The QIO program, established by a 1982 law, allows the CMS to contract with one QIO in every state, Washington, D.C., Puerto Rico and the U.S. Virgin Islands. A description from the CMS said these private organizations—which are mostly not-for-profit—are staffed mostly by physicians and other clinicians trained to review medical care, help beneficiaries with complaints about the quality of care and implement quality improvements. The contracts last for a period of three years.
“The most troubling aspect that jumps to mind is this notion that the program might be regionalized or centralized,” said Jennifer Lundblad, president and CEO of Bloomington, Minn.-based Stratis Health, which maintains the QIO contract for the state of Minnesota. “The ability to do that for multiple states and not be based in the state where the work is occurring feels like a huge barrier and a huge disservice,” she said. “We can have national goals and national standards and national evidence. But healthcare is local.”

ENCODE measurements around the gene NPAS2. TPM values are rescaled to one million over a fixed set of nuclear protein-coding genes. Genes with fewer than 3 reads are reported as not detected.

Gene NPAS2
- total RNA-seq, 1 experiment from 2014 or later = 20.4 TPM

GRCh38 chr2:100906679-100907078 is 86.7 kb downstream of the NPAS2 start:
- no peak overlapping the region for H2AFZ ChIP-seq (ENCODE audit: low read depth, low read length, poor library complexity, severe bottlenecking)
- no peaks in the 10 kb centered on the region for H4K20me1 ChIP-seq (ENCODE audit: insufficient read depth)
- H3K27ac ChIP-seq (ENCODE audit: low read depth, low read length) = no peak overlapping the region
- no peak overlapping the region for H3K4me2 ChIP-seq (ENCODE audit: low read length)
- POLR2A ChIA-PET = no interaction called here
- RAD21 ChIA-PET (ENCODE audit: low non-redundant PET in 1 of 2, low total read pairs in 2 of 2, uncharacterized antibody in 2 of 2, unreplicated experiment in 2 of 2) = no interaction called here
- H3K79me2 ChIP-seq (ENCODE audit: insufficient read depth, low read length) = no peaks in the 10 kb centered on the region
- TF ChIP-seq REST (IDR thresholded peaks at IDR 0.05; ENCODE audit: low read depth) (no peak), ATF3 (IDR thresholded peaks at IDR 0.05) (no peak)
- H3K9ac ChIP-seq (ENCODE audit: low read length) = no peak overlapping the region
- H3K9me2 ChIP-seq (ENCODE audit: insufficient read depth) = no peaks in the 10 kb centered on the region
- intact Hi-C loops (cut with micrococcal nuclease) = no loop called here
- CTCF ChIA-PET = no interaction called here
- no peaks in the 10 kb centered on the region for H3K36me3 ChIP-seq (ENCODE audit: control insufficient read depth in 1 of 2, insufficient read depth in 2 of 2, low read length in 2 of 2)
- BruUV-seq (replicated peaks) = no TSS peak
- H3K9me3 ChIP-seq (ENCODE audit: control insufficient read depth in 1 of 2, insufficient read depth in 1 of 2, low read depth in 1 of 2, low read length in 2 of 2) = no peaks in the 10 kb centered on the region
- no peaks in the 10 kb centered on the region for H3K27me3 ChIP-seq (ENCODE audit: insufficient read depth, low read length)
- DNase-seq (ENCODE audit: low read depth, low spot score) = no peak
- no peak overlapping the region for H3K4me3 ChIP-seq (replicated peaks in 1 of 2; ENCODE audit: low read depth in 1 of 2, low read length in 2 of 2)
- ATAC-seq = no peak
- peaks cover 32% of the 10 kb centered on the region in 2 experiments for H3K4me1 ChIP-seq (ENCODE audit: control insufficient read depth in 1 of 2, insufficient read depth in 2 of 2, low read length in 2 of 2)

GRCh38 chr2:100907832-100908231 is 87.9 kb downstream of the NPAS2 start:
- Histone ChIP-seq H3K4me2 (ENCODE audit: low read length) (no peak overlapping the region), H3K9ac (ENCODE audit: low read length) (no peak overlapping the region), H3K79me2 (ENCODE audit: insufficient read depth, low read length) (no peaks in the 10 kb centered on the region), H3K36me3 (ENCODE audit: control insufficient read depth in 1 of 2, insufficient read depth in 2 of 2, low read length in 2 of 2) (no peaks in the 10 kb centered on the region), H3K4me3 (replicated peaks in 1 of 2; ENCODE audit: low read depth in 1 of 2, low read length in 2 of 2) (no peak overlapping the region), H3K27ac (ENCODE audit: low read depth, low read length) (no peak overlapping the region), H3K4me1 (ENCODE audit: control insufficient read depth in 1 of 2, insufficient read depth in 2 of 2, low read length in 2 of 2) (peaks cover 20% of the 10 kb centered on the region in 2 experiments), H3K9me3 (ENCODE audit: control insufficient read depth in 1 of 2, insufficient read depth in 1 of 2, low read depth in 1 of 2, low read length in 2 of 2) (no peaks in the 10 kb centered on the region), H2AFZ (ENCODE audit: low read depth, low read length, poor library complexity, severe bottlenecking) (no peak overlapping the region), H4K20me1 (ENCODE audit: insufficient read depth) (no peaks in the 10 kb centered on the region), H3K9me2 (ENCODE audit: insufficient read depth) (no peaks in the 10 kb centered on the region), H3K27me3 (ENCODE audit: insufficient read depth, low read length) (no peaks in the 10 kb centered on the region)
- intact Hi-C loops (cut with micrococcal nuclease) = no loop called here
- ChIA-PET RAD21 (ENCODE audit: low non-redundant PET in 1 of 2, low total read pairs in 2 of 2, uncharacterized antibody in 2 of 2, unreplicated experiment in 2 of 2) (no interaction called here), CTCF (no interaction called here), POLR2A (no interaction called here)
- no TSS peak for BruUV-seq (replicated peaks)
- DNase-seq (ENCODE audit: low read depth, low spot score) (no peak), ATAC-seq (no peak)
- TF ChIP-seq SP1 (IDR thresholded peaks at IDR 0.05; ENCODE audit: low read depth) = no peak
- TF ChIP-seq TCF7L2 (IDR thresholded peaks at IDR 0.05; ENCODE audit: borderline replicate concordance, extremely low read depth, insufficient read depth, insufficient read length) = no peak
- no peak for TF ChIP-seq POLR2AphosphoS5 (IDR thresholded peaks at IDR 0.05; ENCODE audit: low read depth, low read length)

Another change would allow the CMS to award separate contracts for administrative case review and quality-improvement functions within a contract area—again, on a regional or national basis. Lundblad said splitting up those functions would be contrary to the CMS' push for more coordinated—and less fragmented—care. “So to break apart a quality infrastructure that is working on a continuum of care,” she said, “is counterintuitive to us.”
But Dr. Patrick Conway, chief medical officer in the CMS' Office of Clinical Standards and Quality, said parsing out contracts for various functions actually could be considered more coordinated.
“It gives us the flexibility to determine if this is a quality-improvement effort where we fund 50 different efforts, or one contractor using the same methods across a region that is national in scope,” he added. “There may be some that you do fund 50 different contracts and some where you would have one regional.”